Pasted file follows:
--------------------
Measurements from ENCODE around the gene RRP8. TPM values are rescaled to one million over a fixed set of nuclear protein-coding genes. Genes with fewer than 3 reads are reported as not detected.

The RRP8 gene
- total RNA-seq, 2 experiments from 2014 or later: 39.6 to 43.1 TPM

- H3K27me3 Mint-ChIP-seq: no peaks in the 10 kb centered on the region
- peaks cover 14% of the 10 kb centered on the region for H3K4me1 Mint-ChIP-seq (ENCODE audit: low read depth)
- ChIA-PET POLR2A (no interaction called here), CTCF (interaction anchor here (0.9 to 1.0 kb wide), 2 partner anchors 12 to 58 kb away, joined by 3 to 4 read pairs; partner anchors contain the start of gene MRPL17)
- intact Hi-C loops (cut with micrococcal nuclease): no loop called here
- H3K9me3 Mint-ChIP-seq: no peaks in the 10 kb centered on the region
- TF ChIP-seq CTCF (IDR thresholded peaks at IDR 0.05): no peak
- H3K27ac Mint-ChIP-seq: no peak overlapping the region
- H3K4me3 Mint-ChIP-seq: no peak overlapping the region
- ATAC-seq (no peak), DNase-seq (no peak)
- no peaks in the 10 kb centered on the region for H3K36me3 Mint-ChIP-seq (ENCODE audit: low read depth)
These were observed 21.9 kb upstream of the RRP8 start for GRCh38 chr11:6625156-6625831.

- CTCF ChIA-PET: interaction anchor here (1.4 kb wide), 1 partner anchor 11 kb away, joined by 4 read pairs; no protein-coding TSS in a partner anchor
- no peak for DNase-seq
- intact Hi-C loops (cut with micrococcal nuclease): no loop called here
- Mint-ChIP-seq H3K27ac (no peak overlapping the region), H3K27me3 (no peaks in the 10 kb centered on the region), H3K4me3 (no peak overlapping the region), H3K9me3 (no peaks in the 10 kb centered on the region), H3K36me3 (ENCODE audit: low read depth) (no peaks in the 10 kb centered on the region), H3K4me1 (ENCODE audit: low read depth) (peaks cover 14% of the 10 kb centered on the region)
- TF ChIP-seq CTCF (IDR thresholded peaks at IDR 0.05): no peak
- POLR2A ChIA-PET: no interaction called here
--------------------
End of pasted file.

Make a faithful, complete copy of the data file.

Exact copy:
Measurements from ENCODE around the gene RRP8. TPM values are rescaled to one million over a fixed set of nuclear protein-coding genes. Genes with fewer than 3 reads are reported as not detected.

The RRP8 gene
- total RNA-seq, 2 experiments from 2014 or later: 39.6 to 43.1 TPM

- H3K27me3 Mint-ChIP-seq: no peaks in the 10 kb centered on the region
- peaks cover 14% of the 10 kb centered on the region for H3K4me1 Mint-ChIP-seq (ENCODE audit: low read depth)
- ChIA-PET POLR2A (no interaction called here), CTCF (interaction anchor here (0.9 to 1.0 kb wide), 2 partner anchors 12 to 58 kb away, joined by 3 to 4 read pairs; partner anchors contain the start of gene MRPL17)
- intact Hi-C loops (cut with micrococcal nuclease): no loop called here
- H3K9me3 Mint-ChIP-seq: no peaks in the 10 kb centered on the region
- TF ChIP-seq CTCF (IDR thresholded peaks at IDR 0.05): no peak
- H3K27ac Mint-ChIP-seq: no peak overlapping the region
- H3K4me3 Mint-ChIP-seq: no peak overlapping the region
- ATAC-seq (no peak), DNase-seq (no peak)
- no peaks in the 10 kb centered on the region for H3K36me3 Mint-ChIP-seq (ENCODE audit: low read depth)
These were observed 21.9 kb upstream of the RRP8 start for GRCh38 chr11:6625156-6625831.

- CTCF ChIA-PET: interaction anchor here (1.4 kb wide), 1 partner anchor 11 kb away, joined by 4 read pairs; no protein-coding TSS in a partner anchor
- no peak for DNase-seq
- intact Hi-C loops (cut with micrococcal nuclease): no loop called here
- Mint-ChIP-seq H3K27ac (no peak overlapping the region), H3K27me3 (no peaks in the 10 kb centered on the region), H3K4me3 (no peak overlapping the region), H3K9me3 (no peaks in the 10 kb centered on the region), H3K36me3 (ENCODE audit: low read depth) (no peaks in the 10 kb centered on the region), H3K4me1 (ENCODE audit: low read depth) (peaks cover 14% of the 10 kb centered on the region)
- TF ChIP-seq CTCF (IDR thresholded peaks at IDR 0.05): no peak
- POLR2A ChIA-PET: no interaction called here